Lindholm’s offensive output is the bonus here, though. More than anything, he’s considered to be the type of heady, two-way player that coaches love. He can play in all situations, proving as much during the Olympics, where he skated in four games and chipped in a goal for Sweden.
SAKU MAENALANEN, CAROLINA HURRICANES
Talk about a progressive rise. Over the past three seasons, Maenalanen has grown to become a serious threat in the Finnish League. In his first season as a full-timer in the circuit, he scored six goals and 16 points in 46 games. That was followed, by an 11-goal, 21-point campaign. And last season, Maenalanen fired his way onto the NHL radar with 17 goals and 46 points in 59 games, a season that came complete with a two-goal, three-point performance at the World Championship.
Maenalanen isn’t exactly an unknown in NHL circles, however. He first drew interest when he was selected in the fifth round, 125th overall, by the Nashville Predators in the 2013 draft. At the time, he was fresh off of a standout season in Finland’s top junior league. But a few so-so seasons resulted in Maenalanen remaining unsigned, which opened the door for the 24-year-old to ink a deal with Carolina. Given the Hurricanes’ lack of depth, too, Maenalanen should have every chance to make a great first impression. It won’t hurt, either, that he could find himself skating alongside countrymen Sebastian Aho and Teuvo Teravainen.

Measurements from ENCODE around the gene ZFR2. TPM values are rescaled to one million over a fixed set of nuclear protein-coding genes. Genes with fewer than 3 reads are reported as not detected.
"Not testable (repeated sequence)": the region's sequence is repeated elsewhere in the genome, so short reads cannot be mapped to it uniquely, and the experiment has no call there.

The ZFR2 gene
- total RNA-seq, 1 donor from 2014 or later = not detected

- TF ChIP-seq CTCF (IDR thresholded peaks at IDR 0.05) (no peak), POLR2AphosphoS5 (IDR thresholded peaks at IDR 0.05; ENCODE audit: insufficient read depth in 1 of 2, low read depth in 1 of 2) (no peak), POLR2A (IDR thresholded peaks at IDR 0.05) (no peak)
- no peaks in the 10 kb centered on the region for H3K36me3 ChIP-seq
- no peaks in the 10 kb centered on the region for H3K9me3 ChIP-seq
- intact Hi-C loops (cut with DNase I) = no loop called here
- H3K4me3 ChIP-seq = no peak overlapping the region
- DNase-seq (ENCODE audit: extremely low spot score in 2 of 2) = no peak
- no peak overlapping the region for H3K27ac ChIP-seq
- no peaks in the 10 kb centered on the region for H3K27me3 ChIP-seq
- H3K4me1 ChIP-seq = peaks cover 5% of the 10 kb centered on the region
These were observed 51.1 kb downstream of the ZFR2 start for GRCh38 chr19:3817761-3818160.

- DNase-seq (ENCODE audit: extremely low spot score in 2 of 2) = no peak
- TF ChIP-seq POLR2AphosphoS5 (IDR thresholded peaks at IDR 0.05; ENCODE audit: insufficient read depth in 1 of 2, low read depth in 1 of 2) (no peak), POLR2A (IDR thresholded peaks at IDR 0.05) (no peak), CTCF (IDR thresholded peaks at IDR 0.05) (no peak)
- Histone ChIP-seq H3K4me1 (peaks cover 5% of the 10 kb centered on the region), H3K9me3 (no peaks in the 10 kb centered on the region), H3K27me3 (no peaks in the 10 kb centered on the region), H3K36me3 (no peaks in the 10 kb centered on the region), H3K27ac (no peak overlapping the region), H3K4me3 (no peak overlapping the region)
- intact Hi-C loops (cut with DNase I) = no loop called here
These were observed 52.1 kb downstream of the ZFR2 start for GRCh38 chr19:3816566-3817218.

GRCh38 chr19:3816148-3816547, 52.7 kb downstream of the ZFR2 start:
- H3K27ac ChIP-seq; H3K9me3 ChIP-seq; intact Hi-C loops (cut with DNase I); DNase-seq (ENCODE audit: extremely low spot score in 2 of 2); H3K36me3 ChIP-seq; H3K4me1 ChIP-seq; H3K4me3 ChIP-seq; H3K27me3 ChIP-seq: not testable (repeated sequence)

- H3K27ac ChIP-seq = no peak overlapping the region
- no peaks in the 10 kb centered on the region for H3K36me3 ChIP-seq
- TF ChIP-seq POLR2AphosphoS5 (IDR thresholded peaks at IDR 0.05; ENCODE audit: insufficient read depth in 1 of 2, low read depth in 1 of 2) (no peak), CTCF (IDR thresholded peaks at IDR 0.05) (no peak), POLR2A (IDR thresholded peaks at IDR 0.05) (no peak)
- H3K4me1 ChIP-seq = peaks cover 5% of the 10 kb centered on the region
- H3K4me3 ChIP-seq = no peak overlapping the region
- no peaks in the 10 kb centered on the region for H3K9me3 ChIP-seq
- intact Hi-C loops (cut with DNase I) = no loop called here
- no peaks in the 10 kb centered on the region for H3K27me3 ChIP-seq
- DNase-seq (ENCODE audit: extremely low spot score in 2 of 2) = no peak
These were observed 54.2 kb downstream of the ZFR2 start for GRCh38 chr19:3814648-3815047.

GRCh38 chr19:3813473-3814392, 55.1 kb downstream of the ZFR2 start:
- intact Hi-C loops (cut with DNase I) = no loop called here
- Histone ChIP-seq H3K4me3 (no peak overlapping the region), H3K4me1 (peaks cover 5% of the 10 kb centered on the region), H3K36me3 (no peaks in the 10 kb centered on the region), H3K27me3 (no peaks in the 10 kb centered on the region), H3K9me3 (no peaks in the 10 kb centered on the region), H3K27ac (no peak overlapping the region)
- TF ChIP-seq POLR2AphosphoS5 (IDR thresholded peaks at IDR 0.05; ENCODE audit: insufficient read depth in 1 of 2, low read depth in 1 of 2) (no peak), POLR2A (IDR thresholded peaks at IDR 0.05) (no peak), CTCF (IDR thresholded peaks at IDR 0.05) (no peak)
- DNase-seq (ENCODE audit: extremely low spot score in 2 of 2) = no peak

IGOR OZHIGANOV, TORONTO MAPLE LEAFS
In an attempt to bolster their blueline, the Maple Leafs again dipped into the KHL talent pool to pluck out Ozhiganov, although it wasn’t all too surprising to see him sign in Toronto. After all, rumors dating back to last summer connected Ozhiganov to the Leafs. It sure seems as though Toronto is going to give the 25-year-old, who will turn 26 shortly after the season begins, a chance to crack the lineup, too.
What Ozhiganov brings that should be of interest in Toronto is some offensive upside, a booming shot and a physical presence. Standing 6-foot-2 and 210 pounds, Ozhiganov isn’t afraid to throw his weight around or put it behind a blast from the blueline. He won the KHL’s hardest-shot competition with a 99 mile-an-hour bomb during the 2017 all-star weekend, and that could make him the perfect second-unit triggerman for the Leafs. Overall, though, the hope will be that Ozhiganov can have an impact similar to that of Nikita Zaitsev during his rookie season.